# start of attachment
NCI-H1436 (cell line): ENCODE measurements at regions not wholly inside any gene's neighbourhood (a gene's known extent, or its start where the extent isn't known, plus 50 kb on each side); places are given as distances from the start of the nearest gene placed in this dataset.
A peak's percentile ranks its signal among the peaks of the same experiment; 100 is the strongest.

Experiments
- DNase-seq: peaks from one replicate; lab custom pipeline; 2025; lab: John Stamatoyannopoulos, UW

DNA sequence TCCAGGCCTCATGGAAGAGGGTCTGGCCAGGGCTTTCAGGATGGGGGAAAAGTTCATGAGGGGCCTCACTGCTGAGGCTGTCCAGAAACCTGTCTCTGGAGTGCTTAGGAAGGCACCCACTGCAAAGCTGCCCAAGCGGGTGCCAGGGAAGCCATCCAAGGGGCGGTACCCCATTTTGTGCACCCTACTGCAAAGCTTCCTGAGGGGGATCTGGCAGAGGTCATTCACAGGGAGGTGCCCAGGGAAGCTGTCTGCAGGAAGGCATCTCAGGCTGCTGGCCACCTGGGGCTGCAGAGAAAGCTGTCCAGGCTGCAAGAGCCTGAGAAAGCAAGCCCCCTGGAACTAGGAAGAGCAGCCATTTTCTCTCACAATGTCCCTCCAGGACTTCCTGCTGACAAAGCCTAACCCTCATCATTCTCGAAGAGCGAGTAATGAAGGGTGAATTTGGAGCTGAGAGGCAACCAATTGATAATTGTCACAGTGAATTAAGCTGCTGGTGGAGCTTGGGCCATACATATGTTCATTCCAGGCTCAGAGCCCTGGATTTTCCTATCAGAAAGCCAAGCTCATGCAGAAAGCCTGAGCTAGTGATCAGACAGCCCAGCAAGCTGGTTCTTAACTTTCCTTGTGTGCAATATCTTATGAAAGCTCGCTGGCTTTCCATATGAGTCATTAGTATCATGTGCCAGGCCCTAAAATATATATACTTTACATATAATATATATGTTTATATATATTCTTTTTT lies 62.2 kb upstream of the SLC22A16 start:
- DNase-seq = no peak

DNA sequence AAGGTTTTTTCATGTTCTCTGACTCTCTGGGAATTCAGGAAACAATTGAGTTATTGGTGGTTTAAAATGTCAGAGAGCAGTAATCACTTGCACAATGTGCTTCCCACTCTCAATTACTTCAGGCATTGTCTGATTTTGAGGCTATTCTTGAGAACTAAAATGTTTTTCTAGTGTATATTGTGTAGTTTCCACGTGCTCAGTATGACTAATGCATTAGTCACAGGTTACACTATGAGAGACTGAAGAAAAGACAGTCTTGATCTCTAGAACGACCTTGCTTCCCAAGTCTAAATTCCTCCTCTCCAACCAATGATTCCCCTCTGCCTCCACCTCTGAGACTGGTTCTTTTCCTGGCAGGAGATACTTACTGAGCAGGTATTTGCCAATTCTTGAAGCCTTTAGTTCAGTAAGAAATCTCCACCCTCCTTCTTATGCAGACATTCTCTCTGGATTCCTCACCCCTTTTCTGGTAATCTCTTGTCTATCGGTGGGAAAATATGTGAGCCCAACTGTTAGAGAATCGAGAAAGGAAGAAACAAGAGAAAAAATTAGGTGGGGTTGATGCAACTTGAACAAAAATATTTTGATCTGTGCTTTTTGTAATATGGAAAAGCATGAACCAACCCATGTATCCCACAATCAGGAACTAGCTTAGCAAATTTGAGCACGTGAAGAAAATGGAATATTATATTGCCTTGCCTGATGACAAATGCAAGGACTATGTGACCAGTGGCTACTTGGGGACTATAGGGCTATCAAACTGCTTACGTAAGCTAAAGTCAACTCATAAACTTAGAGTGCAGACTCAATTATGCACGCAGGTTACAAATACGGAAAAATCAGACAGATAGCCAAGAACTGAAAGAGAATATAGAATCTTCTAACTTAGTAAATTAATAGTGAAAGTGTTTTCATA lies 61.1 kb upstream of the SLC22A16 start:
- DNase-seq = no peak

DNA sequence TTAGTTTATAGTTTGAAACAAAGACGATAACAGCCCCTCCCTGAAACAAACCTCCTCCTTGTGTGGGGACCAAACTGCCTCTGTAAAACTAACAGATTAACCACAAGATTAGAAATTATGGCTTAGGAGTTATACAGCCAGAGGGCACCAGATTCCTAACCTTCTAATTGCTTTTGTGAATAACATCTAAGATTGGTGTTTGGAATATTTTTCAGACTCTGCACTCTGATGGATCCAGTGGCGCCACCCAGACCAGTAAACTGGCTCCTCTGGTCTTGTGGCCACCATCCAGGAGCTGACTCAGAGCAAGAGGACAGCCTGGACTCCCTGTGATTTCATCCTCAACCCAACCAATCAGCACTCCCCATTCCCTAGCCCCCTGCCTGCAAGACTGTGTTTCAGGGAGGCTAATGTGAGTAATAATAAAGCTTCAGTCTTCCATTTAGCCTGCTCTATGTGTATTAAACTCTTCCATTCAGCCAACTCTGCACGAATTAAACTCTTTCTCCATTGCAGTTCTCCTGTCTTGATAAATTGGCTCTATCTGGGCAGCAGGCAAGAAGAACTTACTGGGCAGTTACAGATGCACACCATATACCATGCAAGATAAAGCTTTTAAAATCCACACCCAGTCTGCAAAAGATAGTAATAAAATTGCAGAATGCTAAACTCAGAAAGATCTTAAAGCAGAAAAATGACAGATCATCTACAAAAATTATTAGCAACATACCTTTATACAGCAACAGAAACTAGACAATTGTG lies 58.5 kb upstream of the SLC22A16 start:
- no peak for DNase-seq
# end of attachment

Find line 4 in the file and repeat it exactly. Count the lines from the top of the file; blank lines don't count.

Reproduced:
- DNase-seq: peaks from one replicate; lab custom pipeline; 2025; lab: John Stamatoyannopoulos, UW